Dog-loving outdoor enthusiasts rejoice! Here’s the definitive guide on hiking with your hound that will have the two of you blazing trails, hopping streams, and setting up camp in dog-friendly parks and forests across the country. Author and lifelong terrain trekker Linda Mullally shares her expertise on raising well-behaved hiking dogs with advice on conditioning and obedience training, trail etiquette, safety, first aid, and more.
Despite its brevity (94 pages), this guide covers a lot of ground. Find out why a bandanna tied around your dog’s neck is more than just a chic fashion accessory; why temporary ID tags could save your dog’s life; how to fit your dog for his very own pooch pack. Learn why foxtail is not your friend, the merits of harness versus collar, and what to do if wildlife unexpectedly crosses your path. What-to-pack checklists, sources for gear, and suggestions on further reading round out the package. You even get a recipe for Phil’s Liver and Onion Chews for the trail. So on your next amble through the bramble, invite your dog along to do a little canine communing with nature. He’ll love you (even more) for it. Ready, set, hike!
My Cat Spit McGee
Willie Morris (Random House)
Not since the Hatfields and the McCoys have two groups been pitted so vehemently against each other. Enter into Willie Morris’s world, where the meritorious love of dogs and the unthinkable love of cats are not only at battle, but are mutually exclusive realities, period. A self-proclaimed “dog man,” the late Morris effortlessly cultivated his life-long hatred of cats while growing up in Mississippi. Only when faced with an equally self-proclaimed “Cat Woman,” aka, his fiancé, did Morris’s journey into the feline forum unfold.
Morris’s first tiny tigress? Rivers Applewhite, a waif of a kitten found on Highway 51 and presented, unbeknownst to the author, to his fiancé on Christmas day. Faced with the unavoidable presence of the, gasp, anti-dog, Morris sought out “some sound counsel about cats” from several feline fanciers only to come up short on enlightenment. Rivers, it would turn out, was merely the first cat to enter Morris’s home, while Rivers’s son Spit McGee was the first to enter his heart. “Live, kid, live!” the dog man pleaded upon Spit’s complicated birth as he rubbed the “formless blob’s” amniotic sac in a desperate attempt to get “it” to breathe. And breathe it did. Lives pivot on small, deeply personal moments, and with his improbable midwifery, a significant transformation in Morris did, in fact, occur. “With the survival of Spit McGee I would become against all past injunctions a cat-watcher, observing his curious de-velopment from a kitten on.”
And his observations are keen, endearing, and humorous at that. When Morris, after futilely attempting to teach Spit to fetch, heads to the local library to research his former four-legged foe, the reader quickly surmises the veracity of his bewilderment: he just doesn’t get it. Despite his insightful proclamation, “cats ain’t dogs,” it’s not until later that he begins to understand and appreciate the differences in the species. His articulations on Spit take shape in fascination (he not so much walked as glided), indulgence (he even liked fresh boiled asparagus if this was garnished with Parmesan cheese), camaraderie (often in fine weather we sit together down by the creek and I tell him things), and appreciation (never once can I take Spit for granted).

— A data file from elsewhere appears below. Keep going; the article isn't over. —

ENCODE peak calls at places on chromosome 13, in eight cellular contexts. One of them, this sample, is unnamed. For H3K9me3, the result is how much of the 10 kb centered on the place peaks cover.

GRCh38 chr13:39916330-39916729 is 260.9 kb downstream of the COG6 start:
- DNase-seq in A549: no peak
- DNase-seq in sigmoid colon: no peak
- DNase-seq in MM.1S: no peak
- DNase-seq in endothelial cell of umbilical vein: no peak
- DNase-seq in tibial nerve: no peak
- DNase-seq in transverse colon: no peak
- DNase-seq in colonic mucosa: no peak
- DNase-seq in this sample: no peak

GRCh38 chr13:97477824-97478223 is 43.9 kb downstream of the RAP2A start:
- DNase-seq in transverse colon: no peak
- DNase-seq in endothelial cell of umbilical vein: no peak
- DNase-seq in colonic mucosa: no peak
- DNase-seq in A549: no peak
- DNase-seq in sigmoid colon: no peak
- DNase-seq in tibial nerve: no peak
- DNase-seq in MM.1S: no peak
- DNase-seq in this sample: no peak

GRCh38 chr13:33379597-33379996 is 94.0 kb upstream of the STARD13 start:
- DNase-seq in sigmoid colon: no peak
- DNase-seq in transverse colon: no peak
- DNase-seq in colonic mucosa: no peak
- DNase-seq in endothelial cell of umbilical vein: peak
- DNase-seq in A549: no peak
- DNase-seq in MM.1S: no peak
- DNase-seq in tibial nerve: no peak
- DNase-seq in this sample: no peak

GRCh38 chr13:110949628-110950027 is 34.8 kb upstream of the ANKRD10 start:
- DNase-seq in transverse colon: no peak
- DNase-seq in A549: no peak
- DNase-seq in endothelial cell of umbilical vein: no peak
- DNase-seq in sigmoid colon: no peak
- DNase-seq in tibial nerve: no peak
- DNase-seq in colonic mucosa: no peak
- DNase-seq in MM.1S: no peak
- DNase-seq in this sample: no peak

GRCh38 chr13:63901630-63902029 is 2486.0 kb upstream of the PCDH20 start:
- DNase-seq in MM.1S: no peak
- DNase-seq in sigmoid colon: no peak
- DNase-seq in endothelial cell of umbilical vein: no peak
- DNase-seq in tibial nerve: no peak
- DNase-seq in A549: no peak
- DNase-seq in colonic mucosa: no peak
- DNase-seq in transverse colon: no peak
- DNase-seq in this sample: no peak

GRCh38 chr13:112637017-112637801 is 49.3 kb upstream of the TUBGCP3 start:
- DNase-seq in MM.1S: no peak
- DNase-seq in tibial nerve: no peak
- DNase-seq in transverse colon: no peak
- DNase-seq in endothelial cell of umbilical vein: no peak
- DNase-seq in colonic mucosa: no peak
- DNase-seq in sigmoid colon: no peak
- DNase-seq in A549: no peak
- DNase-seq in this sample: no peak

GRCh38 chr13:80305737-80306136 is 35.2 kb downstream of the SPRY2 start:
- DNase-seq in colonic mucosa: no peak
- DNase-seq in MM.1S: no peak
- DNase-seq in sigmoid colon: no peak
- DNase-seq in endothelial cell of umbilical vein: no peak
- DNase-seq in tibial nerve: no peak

Some have labeled Spit a follow-up to My Dog Skip, Morris’s heralded account of his childhood and his beloved dog. Although Skip is mentioned throughout, along with Morris’s middle-years ally, a black lab named Pete, these pages were undeniably penned for none other than Spit and his periphery kitty entourage. Remembrances of Skip and Pete abound, to be sure, yet they mainly serve to set the feline-fearing stage on which Morris, pre-Spit, lived his life.
One false note: His apparent disregard for spaying his female cats in the face of such devastating pet overpopulation in our country is disappointing. One hopes he would have known better.
Switching Sides: Making the Transition from Obedience to Agility
By Kay Guetzloff (Gulf Pub. Co.)
Red Rover, Red Rover, send obedience trial competitors right over! Promises of a more rewarding job and a better time had by all could bring dozens of doggie defectors over the border from traditional obedience and into the exciting land of agility. In Switching Sides, Kay Guetzloff outlines the natural progression from competitive obedience trials to the fast-growing sport of agility, all the while tastefully touting the latter because of its appeal to a wider range of both dogs and handlers. While dogs in the obedience ring may seem bored, it is rare, according to the author, to see a dog racing through the agility course not enjoying himself. What’s more, a dog can actually receive the unbridled encouragement he so loves from his handler during agility, something that is unheard of in the re-served, one-word-command world of obedience competition. The fact that many different breeds excel in agility could be further reason for the sport’s soaring popularity. Even our senior canine card-carrying “AARF” members can compete in agility provided they’re in good health.
Laced heavily with agility jargon and intricate course diagrams, this how-to is definitely geared to-ward those serious about the sport. Yet novice competitors need not be intimidated. On the contrary, enthusiastic beginners are sure to relish the thorough, easy-to-follow instructions from one of the owners and trainers of the late top-ranked obedience dog in the country. Since mastery of each individual obstacle is encouraged, separate training instructions are included on the jumps, the A-frame, the seesaw, the weave poles, and more, before bringing it all together into a successful course run. Directions for constructing your own agility jumps and a list of organizations offering agility competitions are included.
Those hailing from the obedience ring have most likely already bonded as partners with their dogs, thus preparing them for the teamwork so vital in agility. Yet much differs from the rigidity of obedience in the freethinking arena of agility, and what better way to make the transition than armed with this comprehensive manual?